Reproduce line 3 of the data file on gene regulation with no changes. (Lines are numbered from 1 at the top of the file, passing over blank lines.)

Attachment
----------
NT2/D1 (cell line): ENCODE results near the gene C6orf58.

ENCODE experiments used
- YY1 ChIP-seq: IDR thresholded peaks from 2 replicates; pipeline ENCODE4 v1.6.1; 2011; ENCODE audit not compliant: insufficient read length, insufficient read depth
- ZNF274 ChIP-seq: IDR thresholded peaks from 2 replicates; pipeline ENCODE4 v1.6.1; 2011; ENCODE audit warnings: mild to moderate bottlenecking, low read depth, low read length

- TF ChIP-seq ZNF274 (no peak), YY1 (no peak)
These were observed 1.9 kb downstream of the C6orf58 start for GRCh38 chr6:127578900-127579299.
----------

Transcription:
- YY1 ChIP-seq: IDR thresholded peaks from 2 replicates; pipeline ENCODE4 v1.6.1; 2011; ENCODE audit not compliant: insufficient read length, insufficient read depth